Transcutaneous oxygen tension and toe blood pressure as predictors for outcome of diabetic foot ulcers.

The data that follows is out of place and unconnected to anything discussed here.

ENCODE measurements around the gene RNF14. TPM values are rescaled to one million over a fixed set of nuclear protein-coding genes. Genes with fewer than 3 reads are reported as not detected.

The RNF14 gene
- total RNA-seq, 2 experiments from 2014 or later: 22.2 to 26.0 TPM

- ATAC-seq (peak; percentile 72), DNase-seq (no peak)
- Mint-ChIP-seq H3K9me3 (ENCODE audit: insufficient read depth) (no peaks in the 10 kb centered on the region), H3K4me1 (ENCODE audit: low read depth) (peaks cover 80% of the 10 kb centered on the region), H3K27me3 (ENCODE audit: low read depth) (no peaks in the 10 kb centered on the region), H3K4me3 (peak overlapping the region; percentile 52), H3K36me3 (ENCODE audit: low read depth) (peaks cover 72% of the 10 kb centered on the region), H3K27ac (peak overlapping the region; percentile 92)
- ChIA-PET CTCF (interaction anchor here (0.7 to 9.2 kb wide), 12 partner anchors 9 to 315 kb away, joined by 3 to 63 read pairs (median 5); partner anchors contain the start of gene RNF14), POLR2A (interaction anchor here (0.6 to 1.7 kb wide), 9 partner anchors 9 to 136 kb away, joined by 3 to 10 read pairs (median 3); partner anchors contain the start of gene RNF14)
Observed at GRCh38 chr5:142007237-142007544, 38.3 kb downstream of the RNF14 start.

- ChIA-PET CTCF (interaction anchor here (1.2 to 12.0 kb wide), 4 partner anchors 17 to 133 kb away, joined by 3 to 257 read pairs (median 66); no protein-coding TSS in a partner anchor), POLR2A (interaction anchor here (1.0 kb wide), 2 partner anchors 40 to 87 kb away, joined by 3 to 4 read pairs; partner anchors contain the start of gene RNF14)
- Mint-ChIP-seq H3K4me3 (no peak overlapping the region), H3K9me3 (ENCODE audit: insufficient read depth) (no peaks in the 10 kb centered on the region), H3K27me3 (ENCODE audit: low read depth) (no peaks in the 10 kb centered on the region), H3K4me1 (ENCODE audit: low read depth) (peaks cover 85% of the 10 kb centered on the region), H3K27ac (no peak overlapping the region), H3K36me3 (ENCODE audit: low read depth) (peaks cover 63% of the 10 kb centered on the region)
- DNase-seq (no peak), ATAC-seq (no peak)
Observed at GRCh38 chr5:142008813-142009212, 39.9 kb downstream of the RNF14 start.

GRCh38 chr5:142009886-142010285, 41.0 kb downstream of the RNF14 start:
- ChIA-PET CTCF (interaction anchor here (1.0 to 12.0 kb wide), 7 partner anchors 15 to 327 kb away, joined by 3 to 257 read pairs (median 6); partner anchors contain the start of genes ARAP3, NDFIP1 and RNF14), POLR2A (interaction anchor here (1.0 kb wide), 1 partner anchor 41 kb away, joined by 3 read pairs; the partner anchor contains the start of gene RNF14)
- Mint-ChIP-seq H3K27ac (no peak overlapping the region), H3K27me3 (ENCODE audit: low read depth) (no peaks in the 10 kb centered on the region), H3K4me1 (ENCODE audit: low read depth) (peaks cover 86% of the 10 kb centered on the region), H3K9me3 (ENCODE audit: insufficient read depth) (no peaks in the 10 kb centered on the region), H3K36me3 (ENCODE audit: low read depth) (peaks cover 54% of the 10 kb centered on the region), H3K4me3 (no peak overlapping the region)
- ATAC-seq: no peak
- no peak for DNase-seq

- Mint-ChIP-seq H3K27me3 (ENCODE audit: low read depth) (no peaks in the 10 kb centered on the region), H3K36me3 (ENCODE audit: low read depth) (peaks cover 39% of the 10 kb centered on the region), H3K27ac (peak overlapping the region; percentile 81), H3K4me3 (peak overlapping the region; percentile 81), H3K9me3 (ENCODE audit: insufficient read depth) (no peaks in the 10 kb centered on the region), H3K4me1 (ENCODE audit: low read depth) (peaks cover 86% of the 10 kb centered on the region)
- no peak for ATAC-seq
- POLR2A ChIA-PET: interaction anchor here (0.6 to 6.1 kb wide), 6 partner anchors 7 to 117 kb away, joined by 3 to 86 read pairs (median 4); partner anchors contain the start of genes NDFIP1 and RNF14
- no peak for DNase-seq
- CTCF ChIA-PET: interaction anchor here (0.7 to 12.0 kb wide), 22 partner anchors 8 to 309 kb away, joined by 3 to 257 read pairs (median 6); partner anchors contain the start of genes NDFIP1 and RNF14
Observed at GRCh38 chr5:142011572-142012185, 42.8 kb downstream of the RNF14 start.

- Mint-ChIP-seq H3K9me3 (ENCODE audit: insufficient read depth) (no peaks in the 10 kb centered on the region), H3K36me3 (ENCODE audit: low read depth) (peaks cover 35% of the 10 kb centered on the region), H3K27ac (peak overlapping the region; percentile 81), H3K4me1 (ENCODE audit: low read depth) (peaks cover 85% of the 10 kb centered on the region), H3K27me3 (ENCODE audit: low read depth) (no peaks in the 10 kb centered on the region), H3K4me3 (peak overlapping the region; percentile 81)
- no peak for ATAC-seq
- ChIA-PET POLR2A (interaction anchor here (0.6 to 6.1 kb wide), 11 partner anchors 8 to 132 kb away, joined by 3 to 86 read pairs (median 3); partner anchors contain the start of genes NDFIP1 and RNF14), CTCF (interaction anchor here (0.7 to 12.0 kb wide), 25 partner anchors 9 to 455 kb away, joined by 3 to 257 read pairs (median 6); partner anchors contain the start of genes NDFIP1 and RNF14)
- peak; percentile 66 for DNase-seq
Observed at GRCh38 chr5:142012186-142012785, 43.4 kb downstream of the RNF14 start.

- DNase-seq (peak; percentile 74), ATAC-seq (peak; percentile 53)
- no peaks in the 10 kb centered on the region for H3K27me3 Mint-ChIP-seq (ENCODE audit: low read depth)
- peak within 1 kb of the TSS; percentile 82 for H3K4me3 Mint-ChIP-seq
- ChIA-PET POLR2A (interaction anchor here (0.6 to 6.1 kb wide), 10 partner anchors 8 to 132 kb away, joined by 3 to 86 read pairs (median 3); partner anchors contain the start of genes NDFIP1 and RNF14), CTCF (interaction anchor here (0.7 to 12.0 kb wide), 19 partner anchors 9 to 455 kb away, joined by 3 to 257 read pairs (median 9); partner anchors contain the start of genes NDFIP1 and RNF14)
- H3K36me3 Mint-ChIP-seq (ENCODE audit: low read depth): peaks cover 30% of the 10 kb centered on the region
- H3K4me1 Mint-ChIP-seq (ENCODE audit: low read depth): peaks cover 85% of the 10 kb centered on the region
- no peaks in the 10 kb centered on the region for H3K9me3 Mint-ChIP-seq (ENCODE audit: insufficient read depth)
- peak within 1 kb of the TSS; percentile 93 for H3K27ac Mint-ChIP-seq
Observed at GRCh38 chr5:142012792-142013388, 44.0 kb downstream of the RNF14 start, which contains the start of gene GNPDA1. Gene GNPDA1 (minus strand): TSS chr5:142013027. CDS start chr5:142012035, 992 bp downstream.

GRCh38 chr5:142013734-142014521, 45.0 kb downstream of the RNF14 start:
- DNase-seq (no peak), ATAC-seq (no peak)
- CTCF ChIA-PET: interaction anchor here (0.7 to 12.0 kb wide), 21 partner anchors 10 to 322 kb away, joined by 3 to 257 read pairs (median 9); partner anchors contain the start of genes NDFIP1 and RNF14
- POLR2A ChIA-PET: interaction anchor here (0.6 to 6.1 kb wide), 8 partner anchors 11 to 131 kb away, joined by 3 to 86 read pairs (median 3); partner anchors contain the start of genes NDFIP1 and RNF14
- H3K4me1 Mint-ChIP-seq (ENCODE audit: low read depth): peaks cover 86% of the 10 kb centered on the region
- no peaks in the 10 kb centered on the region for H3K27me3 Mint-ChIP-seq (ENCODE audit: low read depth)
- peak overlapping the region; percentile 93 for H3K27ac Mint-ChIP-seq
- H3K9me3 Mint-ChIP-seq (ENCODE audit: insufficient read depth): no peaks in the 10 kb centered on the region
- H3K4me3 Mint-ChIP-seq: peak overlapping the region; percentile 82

OBJECTIVE: The present study was undertaken to compare the predictive values of transcutaneous oxygen tension (TcPO2) and toe blood pressure (TBP) measurements for ulcer healing in patients with diabetes and chronic foot ulcers. RESEARCH DESIGN AND METHODS: Investigated prospectively were 50 diabetic patients (37 men) with chronic foot ulcers. The age was 61 +/- 12 (mean +/- SD), and the diabetes duration was 26 +/- 14 years. TBP (mmHg) was measured in dig I and TcPO2 (mmHg) at the dorsum of the foot. Ulcer healing was continuously evaluated by measuring the ulcer area every 4-6 weeks. After a follow-up time of 12 months, the patients were divided into three groups according to clinical outcome: healed with intact skin, improved ulcer healing, or impaired ulcer healing. RESULTS: Of the 13 patients who deteriorated, 11 had TcPO2 < 25 mmHg, while 34 of the 37 patients who improved had TcPO2 > or = 25 mmHg. The sensitivity and specificity for TcPO2 were 85 and 92%, respectively, when a cutoff level of 25 mmHg was used for determination of outcome of ulcer healing (healing or nonhealing). The corresponding values for TBP at 30 mmHg were 15 and 97%. Measurement of TcPO2 provided a higher positive predictive value (79%) than TBP (67%). CONCLUSIONS: The results indicate that TcPO2 is a better predictor for ulcer healing than TBP in diabetic patients with chronic foot ulcers, and that the probability of ulcer healing is low when TcPO2 is < 25 mmHg.